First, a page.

The Obama Administration’s strong and consistent rebuke of large-scale ground wars and military occupations offers a much more promising approach to dealing with terrorist threats. While the wars in Afghanistan and Iraq, launched in the wake of 9/11, achieved a good deal of tactical success in eliminating senior Al Qaeda leadership, ultimately they may have fostered increased militant radicalization and resentment towards the United States throughout the Middle East and the Muslim world. This may have been Al Qaeda’s strategy from the onset. MIT researchers Andrew H. Kydd and Barbara F. Walter postulate in The Strategies of Terrorism that due to the generally poor rate of coercive success in the use of violent attacks on civilians, terrorists instead seek to provoke overwhelming military responses from their target states in order to radicalize moderates into their camp[vi]. Additionally, terrorism expert Robert Pape stressed in his article It’s the Occupation, Stupid that foreign military occupations, such as those imposed on Iraq and Afghanistan in the aftermath of 9/11, constitute a root cause for suicide terrorism[vii]. Louise Richardson echoes these claims his chapter What the Terrorists Want in our textbook.[viii] Taken together, these ideas can prove to be a useful lens in exploring the flawed logic of the War on Terror, and we should credit the Obama Administration for moving away from these tactics in their more recent National Security Strategy.
Moving away from counterproductive military interventions certainly sounds good on paper, however in practice, there is less of a consensus on how best to achieve strategic counterterror success without overwhelming force. The Obama Administration proposes “targeted counterterrorism operations” as a viable such alternative, but gives very little insight as to what this might mean. Taking a step back from the National Security Strategy and examining our counterterror efforts in the real world, we might notice a vastly increased use of drones, air strikes, and special operations forces. Initially, these may seem like much cheaper and favorable alternatives to costly invasions. The political costs of these endeavors may be a bit harder to quantify, however.
The Huffington Post reported in 2015 that “Nearly 90% of people killed in recent drone strikes were not the target”, which poses very grave concerns over the potential for collateral damage in these allegedly targeted, precise operations[ix]. Collateral damage at these rates can seriously undermine US counterterror efforts, as outlined by Princeton University experts Luke Condra and Jacob Shapiro in their 2012 article Who Takes the Blame? The Strategic Effects of Collateral Damage. The findings of this research conclude that high levels of collateral damage resulted in higher levels of terrorist violence in the areas studied[x]. Potentially contradicting this reasoning, however, is research published at Oxford University titled The Impact of US Drone Strike on Terrorism in Pakistan, which found that drone strikes were actually correlated with a decreased incidence of terrorist violence, although this study did not account for the impact of collateral damage, nor did it gauge fluctuations in terrorist recruitment for later attacks[xi]. Nonetheless, these findings do call into question the long-term effectiveness of the Obama Administration’s targeted approach to counterterrorism.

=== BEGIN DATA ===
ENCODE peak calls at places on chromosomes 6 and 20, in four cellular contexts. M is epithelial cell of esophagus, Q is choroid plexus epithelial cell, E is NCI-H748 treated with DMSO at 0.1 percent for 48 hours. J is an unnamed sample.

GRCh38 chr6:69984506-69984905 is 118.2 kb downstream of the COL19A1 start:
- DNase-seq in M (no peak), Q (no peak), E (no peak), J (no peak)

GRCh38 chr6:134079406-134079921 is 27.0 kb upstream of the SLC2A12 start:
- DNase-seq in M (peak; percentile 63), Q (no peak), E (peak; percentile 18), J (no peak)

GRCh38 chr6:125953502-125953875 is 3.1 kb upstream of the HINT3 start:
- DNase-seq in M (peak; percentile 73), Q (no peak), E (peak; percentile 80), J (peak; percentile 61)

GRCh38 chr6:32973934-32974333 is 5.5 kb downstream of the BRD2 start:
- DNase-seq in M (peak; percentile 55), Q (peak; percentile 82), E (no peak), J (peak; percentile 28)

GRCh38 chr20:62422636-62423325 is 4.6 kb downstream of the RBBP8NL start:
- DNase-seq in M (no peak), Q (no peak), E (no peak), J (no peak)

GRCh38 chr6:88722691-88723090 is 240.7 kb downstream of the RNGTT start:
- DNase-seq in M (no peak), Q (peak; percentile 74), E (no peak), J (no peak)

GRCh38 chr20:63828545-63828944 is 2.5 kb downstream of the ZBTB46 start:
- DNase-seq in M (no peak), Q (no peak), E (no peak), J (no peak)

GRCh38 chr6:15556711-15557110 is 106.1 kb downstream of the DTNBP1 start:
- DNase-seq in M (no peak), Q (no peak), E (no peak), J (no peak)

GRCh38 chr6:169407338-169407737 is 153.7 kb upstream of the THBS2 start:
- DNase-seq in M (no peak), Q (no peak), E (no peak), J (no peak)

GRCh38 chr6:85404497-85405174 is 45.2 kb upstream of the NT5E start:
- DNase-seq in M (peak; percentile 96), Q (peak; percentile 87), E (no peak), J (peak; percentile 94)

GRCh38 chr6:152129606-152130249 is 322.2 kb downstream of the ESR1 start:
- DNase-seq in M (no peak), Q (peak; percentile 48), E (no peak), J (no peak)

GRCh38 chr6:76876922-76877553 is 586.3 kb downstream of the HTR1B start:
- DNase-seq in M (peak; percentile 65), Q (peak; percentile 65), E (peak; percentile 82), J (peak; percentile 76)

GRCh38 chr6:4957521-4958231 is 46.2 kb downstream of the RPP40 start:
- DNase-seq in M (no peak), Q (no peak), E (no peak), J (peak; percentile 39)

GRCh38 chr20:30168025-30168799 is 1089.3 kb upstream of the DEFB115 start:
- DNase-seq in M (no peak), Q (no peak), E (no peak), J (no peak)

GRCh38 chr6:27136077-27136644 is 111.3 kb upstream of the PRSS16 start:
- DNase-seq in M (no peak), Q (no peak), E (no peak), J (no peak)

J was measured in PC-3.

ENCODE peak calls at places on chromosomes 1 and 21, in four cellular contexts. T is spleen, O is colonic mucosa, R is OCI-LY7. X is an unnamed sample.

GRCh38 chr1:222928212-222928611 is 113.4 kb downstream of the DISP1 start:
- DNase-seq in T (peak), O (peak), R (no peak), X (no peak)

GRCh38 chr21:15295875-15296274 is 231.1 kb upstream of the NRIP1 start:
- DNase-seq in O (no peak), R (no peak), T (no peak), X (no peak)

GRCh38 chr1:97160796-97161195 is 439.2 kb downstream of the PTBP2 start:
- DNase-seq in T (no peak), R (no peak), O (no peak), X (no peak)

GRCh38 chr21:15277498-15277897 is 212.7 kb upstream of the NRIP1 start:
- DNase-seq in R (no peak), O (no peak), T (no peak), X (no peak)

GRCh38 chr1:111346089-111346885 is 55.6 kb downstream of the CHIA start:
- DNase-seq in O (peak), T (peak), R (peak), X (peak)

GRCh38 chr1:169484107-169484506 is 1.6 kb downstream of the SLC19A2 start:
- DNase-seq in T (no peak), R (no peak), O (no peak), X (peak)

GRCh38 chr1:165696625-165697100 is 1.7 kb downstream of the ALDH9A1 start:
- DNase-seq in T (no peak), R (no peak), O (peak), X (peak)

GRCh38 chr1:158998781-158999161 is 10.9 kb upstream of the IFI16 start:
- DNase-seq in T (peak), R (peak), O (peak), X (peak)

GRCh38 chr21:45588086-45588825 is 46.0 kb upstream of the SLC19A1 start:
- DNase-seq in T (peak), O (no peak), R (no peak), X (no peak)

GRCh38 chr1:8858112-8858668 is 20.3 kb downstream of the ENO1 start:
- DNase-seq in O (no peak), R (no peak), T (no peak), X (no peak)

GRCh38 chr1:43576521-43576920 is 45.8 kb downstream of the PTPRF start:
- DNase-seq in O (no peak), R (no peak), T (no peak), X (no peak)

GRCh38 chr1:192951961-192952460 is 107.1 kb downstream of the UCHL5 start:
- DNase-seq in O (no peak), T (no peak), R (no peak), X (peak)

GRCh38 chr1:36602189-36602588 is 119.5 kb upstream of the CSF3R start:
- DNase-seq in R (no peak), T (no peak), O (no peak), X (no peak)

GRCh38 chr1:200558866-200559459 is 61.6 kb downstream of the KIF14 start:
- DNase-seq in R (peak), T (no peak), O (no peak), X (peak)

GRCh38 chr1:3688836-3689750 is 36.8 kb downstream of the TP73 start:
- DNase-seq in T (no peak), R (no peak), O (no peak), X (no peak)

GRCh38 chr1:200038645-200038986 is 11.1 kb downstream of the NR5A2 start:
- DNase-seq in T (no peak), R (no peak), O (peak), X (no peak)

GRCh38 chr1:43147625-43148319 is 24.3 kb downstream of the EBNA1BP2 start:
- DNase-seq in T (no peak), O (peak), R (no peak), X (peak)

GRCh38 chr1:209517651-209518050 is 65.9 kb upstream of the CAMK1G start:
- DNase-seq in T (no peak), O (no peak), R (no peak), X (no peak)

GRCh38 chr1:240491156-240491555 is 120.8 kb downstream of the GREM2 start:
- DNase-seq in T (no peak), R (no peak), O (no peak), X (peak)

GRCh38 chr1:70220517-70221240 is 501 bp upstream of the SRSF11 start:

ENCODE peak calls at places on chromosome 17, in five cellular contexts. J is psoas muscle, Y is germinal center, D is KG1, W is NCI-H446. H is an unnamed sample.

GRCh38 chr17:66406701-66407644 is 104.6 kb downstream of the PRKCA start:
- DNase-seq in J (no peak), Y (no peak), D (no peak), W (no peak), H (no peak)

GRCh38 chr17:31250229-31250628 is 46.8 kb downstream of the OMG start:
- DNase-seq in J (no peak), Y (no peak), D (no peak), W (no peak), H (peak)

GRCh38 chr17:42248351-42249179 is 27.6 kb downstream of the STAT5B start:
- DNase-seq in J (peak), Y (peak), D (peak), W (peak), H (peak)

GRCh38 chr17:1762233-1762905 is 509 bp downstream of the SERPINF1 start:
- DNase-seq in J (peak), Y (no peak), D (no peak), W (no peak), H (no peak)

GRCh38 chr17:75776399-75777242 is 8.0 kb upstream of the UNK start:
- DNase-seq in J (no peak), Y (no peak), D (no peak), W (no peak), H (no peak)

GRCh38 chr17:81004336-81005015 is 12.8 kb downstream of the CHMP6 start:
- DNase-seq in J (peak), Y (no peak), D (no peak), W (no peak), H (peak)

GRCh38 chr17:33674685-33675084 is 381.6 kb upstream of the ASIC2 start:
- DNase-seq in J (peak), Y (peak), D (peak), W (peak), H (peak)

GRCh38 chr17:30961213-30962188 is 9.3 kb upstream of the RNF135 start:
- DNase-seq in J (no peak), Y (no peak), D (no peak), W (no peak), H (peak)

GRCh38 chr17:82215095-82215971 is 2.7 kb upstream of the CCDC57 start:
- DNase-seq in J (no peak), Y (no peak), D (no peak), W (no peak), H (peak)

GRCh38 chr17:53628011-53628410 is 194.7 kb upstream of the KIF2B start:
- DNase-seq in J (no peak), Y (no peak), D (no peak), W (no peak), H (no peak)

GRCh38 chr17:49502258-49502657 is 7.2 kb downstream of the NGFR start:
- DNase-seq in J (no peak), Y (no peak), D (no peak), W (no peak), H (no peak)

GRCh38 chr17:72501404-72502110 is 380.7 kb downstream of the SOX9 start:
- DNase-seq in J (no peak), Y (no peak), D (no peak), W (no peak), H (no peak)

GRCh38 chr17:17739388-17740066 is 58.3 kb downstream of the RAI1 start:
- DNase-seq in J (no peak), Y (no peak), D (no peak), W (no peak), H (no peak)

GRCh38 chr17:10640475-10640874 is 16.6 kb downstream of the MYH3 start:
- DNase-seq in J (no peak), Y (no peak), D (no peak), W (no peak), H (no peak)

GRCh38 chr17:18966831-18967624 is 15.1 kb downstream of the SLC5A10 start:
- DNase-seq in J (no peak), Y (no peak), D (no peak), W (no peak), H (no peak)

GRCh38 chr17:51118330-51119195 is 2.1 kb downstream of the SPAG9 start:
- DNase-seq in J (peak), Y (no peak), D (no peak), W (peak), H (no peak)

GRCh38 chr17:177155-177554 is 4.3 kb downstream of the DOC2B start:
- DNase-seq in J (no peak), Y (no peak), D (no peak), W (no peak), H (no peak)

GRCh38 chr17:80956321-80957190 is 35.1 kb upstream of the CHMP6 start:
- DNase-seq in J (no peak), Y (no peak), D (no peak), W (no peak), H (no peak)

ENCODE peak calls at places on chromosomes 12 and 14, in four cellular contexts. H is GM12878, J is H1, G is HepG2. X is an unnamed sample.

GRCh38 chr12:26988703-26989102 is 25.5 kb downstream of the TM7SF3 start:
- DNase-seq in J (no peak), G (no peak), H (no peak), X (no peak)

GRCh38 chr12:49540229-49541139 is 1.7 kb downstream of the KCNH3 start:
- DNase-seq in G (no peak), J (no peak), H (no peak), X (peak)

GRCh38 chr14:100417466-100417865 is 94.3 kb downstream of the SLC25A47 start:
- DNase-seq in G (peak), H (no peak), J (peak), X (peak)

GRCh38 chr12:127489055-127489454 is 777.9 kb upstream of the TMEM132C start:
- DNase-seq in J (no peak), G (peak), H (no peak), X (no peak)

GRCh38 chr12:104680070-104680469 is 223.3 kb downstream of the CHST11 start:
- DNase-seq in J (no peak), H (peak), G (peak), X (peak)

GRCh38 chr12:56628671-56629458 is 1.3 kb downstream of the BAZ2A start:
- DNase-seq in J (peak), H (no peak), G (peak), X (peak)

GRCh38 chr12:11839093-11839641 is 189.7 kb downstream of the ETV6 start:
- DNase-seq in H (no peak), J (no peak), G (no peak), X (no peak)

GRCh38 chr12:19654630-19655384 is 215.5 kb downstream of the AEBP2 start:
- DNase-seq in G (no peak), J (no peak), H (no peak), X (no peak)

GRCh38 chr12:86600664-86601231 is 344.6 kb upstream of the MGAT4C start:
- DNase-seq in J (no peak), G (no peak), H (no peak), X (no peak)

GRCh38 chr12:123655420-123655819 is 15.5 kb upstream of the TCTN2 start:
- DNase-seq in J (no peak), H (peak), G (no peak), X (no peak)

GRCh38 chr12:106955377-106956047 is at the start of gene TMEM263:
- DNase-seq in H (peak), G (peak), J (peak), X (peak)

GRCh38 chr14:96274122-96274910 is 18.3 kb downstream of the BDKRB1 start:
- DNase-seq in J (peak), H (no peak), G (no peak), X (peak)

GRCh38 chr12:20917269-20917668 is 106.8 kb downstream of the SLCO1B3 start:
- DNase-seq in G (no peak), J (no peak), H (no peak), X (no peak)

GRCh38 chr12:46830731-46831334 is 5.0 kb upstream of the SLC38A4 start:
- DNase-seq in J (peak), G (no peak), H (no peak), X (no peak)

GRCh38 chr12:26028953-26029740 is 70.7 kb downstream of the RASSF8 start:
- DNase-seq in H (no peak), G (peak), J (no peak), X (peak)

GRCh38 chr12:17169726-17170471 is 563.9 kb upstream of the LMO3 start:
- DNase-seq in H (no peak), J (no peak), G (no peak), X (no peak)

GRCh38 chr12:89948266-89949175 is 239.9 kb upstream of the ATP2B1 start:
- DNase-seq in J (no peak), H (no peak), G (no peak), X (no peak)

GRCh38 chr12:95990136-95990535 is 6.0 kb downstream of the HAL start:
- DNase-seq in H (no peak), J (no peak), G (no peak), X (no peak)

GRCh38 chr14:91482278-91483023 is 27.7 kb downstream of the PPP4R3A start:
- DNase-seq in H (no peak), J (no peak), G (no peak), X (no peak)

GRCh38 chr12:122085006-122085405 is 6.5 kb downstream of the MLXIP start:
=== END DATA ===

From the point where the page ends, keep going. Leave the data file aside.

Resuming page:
While the counterterror approach outlined in the 2015 National Security Strategy certainly marks a progressive shift in the right direction, away from the inherently counterproductive policies of the Bush Administration, it does leave many questions unanswered as to its real effectiveness. The push for global economic growth and women’s empowerment, for example, are certainly admirable liberal aims, yet they seem to lack any empirical relevance to counterterror policy. The Administration’s move away from large military interventions does show more promise for counterterror success, but only if other appropriate policy instruments are employed in their absence. The jury is still out on the use of drone strikes, however, and as such, the Administration ought to proceed with more caution with regard to their potential for collateral damage and civilian casualties. Terrorism will pose a threat to US National Security for years to come, and as an evolving and complex phenomenon, the government must constantly find ways to adapt and counter this threat. The policy outlined in the 2015 National Security Strategy is simply inadequate for dealing with it.
[ii] Krueger, Alan B. and Jitka Maleckova. "Education, Poverty And Terrorism: Is There A Causal Connection?," Journal of Economic Perspectives, 2003, v17(4,Fall), 119-144.
[iii] Matanov, Leigh C., Maj. Combating Terrorism via the Womb: Empowering Iraqi Women. Air Commanyd and Staff College Air University, Apr. 2009. Web.
[iv] "Counterinsurgency FM 3-24." (n.d.): n. pag. Army.mil. Headquarters Department of the Army, Dec. 2006. Web.
[v] Becker, Emily. Women and Terrorism: How Does the Treatment of Women Affect Rates of Terrorism? Thesis. Georgetown University, 2010. N.p.: n.p., n.d. Print.
[vi] Kydd, Andrew H., and Barbara F. Walter. “The Strategies of Terrorism”. International Security 31.1 (2006): 49–80. Web.
[vii] Pape, Robert A. "It’s the Occupation, Stupid." ForeignPolicy.com. N.p., 18 Oct. 2010. Web. 04 Mar. 2016.
[viii] Art, Robert J., and Kelly M. Greenhill, eds. The Use of Force: Military Power and International Politics. 8th ed. Lanham, MD: Rowman & Littlefield, 2015. Print.
[ix] Fang, Marina. "Nearly 90 Percent Of People Killed In Recent Drone Strikes Were Not The Target." The Huffington Post, 15 Oct. 2015. Web. 4 Mar. 2016.
[x] Shapiro, Jacob N., and Luke Condra. Who Takes the Blame? The Strategic Effects of Collateral Damage. American Journal of Political Science 56(1), 167-187, 2012. Web.
[xi] Johnston, Patrick B., and Anoop K. Sarbahi. "The Impact of US Drone Strikes on Terrorism in Pakistan." International Studies Quarterly (2016): n. pag. Web.